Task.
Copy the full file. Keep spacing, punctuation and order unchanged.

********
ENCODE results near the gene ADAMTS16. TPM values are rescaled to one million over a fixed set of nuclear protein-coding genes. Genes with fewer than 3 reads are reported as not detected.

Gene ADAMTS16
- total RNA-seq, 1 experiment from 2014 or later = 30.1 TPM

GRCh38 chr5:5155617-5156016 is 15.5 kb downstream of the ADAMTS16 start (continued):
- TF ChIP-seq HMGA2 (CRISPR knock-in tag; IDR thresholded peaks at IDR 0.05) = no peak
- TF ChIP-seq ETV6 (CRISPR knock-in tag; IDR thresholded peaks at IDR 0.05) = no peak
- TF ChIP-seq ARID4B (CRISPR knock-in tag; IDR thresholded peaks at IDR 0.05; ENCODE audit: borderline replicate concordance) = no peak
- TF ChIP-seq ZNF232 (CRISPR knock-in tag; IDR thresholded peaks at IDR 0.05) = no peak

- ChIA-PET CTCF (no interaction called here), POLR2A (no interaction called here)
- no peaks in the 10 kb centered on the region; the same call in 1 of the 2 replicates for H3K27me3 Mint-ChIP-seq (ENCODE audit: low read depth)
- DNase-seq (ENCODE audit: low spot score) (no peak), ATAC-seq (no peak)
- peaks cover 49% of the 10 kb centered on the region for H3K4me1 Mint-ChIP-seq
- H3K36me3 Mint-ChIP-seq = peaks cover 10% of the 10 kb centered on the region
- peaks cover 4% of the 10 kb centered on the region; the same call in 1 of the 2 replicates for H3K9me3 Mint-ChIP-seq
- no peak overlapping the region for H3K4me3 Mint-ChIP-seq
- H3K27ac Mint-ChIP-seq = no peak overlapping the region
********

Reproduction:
ENCODE results near the gene ADAMTS16. TPM values are rescaled to one million over a fixed set of nuclear protein-coding genes. Genes with fewer than 3 reads are reported as not detected.

Gene ADAMTS16
- total RNA-seq, 1 experiment from 2014 or later = 30.1 TPM

GRCh38 chr5:5155617-5156016 is 15.5 kb downstream of the ADAMTS16 start (continued):
- TF ChIP-seq HMGA2 (CRISPR knock-in tag; IDR thresholded peaks at IDR 0.05) = no peak
- TF ChIP-seq ETV6 (CRISPR knock-in tag; IDR thresholded peaks at IDR 0.05) = no peak
- TF ChIP-seq ARID4B (CRISPR knock-in tag; IDR thresholded peaks at IDR 0.05; ENCODE audit: borderline replicate concordance) = no peak
- TF ChIP-seq ZNF232 (CRISPR knock-in tag; IDR thresholded peaks at IDR 0.05) = no peak

- ChIA-PET CTCF (no interaction called here), POLR2A (no interaction called here)
- no peaks in the 10 kb centered on the region; the same call in 1 of the 2 replicates for H3K27me3 Mint-ChIP-seq (ENCODE audit: low read depth)
- DNase-seq (ENCODE audit: low spot score) (no peak), ATAC-seq (no peak)
- peaks cover 49% of the 10 kb centered on the region for H3K4me1 Mint-ChIP-seq
- H3K36me3 Mint-ChIP-seq = peaks cover 10% of the 10 kb centered on the region
- peaks cover 4% of the 10 kb centered on the region; the same call in 1 of the 2 replicates for H3K9me3 Mint-ChIP-seq
- no peak overlapping the region for H3K4me3 Mint-ChIP-seq
- H3K27ac Mint-ChIP-seq = no peak overlapping the region